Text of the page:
Nichols now carries his message about ending sea-turtle consumption to Baja’s small towns and remote fishing camps. There he recruits converts to this work from among the people who know turtles best: local fishers.
The idea for the Sea Turtle Conservation Network came to Nichols through the relationships he developed with fishers who helped him with his research. “I was talking to all these guys and telling them stories about the other guys. And I thought, they’d like each other, and they’d feed off each other and encourage each other. It’s not really enough for this gringo biologist to roll in every once in a while and tell stories.” After drumming up $1,300 in grant money, Nichols organized the network’s first meeting. “I called and faxed and drove and saw everybody and said, ‘Here’s the date, here’s the place, I’m going to rent a block of hotel rooms, pay for your gas, I hope you can be there.’ Fifty people came. We set the ground rules: Okay, everybody has a vote, everybody has a voice, this is a round table, open discussion, we have an agenda, a heavy emphasis on talking to each other and continuing conversations outside of the meeting. For a lot of the guys, it was the first time they’d ever been invited to a meeting outside of their fishing coops.”
That first meeting of the Sea Turtle Conservation Network was held in 1999. Recently, in the village of San Carlos, the teams held a two-day gathering to report on the results of their first year of monitoring and to talk about problems: fishers who catch turtles while fishing for other sea creatures, active turtle poachers, and the lack of government enforcement against poaching in general.
Nichols opened the meeting by welcoming the participants and projecting onto the wall a map of Baja and the entire Pacific Ocean. “Baja has a global importance for sea turtles,” he told the team members. He pointed to Japan, where loggerhead turtles hatch before crossing the Pacific to feed on the pelagic crabs that turn the waters off Baja red. The turtles return to Japan to nest on the same beach where they hatched — but in the past 12 years, the number of returning turtles has declined by half.
Nichols then pointed to Michoacan on the Mexican mainland, site of the nesting beaches for East Pacific green turtles, the kind most commonly eaten in Baja. The juveniles come to Baja’s coastal waters to browse on sea grass and algae. They take up to 30 years to reach sexual maturity, and may eventually reach 300-400 pounds; they then return every other year to Michoacan to reproduce. For the last two decades, researchers have protected the nesting beaches from poachers, who used to dig up most of the eggs to sell them in the cities. Nevertheless, the number of returning turtles has continued to fall, from 25,000 in 1970 to fewer than 500 in 1990. The number finally increased in the last two years, but Nichols believes there is a good reason it has not rebounded faster: Too many turtles are eaten, many before they have reproduced even once.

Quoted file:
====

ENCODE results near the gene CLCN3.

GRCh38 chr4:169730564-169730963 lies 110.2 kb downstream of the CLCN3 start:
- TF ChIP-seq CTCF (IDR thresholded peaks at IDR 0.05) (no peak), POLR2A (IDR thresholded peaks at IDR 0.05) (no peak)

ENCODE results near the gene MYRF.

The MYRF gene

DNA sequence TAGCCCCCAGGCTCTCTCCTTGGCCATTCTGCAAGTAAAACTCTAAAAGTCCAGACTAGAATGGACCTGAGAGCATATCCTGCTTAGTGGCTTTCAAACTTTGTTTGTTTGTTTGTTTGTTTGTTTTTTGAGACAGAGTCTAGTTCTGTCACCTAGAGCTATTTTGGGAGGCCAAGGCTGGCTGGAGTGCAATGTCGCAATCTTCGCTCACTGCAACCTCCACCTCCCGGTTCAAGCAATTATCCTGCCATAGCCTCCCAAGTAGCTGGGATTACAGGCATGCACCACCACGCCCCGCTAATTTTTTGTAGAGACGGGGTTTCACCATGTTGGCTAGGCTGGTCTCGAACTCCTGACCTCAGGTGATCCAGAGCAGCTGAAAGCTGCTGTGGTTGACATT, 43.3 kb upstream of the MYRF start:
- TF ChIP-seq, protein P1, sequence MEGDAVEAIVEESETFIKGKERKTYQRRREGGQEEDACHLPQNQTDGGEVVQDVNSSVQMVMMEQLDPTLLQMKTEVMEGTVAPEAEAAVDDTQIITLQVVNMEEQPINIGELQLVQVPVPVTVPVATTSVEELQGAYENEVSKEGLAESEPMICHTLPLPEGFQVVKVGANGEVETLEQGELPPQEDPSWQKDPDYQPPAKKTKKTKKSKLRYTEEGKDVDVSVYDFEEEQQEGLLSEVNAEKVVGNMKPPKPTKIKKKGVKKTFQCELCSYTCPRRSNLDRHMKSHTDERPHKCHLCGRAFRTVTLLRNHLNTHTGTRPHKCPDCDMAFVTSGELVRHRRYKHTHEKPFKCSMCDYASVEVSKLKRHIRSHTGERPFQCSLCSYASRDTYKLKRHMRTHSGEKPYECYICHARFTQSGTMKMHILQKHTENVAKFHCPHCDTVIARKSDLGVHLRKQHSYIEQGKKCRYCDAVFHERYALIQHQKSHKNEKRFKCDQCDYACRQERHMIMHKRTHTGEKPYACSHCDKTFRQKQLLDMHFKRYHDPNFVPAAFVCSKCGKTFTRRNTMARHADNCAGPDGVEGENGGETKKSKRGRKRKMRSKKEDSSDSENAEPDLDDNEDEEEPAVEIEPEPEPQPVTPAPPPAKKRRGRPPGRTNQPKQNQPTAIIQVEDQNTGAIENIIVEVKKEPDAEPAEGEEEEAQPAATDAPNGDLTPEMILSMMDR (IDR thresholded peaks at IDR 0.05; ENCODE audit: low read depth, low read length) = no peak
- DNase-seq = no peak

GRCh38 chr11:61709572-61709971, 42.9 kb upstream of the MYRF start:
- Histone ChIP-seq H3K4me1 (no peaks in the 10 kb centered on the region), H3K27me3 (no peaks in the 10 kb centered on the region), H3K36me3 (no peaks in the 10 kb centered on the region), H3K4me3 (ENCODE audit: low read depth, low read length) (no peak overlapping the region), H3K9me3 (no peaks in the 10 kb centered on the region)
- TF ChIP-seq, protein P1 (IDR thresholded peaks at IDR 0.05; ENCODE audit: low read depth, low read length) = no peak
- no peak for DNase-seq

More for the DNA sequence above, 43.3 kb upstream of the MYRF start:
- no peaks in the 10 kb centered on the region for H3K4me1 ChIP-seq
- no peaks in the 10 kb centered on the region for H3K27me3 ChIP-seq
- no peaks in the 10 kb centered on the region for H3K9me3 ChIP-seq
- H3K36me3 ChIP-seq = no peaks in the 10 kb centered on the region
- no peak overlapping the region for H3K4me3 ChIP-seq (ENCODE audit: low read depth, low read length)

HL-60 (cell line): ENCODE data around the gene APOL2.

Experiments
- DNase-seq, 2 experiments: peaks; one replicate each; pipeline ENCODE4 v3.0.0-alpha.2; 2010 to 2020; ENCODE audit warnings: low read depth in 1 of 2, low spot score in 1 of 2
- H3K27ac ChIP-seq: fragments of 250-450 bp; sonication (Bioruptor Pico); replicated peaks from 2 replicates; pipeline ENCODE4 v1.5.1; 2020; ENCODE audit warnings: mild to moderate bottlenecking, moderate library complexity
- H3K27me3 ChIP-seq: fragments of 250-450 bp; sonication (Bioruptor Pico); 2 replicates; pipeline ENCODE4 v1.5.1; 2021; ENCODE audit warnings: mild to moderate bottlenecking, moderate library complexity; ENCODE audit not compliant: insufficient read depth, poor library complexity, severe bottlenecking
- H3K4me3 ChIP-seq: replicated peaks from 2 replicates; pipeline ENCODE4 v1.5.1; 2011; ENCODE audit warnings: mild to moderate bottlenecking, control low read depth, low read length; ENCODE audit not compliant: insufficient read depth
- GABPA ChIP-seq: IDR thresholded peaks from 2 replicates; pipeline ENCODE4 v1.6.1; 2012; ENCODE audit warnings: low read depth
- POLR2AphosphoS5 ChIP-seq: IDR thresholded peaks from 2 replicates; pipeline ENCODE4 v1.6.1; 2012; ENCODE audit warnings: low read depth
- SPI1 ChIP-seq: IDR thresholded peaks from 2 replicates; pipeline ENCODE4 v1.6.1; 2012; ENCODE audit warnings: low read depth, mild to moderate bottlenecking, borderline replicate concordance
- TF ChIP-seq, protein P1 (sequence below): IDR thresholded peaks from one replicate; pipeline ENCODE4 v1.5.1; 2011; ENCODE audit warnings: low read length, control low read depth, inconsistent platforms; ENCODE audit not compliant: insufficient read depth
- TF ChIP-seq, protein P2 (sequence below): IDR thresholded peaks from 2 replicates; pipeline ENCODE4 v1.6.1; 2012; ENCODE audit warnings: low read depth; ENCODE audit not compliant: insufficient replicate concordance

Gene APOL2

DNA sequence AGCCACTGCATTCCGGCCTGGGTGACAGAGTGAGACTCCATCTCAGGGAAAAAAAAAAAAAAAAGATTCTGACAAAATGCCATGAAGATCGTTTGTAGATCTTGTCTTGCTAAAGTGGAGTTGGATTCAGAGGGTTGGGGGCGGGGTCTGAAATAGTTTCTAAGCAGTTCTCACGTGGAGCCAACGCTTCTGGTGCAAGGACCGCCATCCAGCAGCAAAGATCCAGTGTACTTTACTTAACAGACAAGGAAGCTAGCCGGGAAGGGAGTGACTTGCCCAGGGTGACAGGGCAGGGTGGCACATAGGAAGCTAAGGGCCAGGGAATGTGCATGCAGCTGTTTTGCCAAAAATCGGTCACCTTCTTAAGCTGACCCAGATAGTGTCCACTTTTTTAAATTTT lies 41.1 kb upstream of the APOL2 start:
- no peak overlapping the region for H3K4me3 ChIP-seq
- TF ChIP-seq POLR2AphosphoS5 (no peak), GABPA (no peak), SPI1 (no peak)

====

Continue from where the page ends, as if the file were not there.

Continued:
How does your turtle grow? Photo: Deborah Knight.
Among the meeting’s attendees was Miguel Lizarraga, a fisher from San Carlos, the town in Magdalena Bay where life is tough on turtles. Lizarraga stopped eating turtle two years ago when he signed the Sea Turtle Conservation Network pledge. He has become an ardent supporter of the cause, but acknowledges that at times the magnitude of the challenge can be overwhelming. Of the 400 members in his own coop, he estimates that 250 still eat turtle. After he took an agent from PROFEPA, one of two government entities in charge of protecting turtles, out on an enforcement run using his own boat and gas, the head of another coop threatened and punched Lizarraga. Like many members in the Sea Turtle Conservation Network, he fears physical retaliation if he were to report known turtle poachers in his area — especially since some of the poachers associate with drug smugglers in coastal waters, supplying them with food and fuel.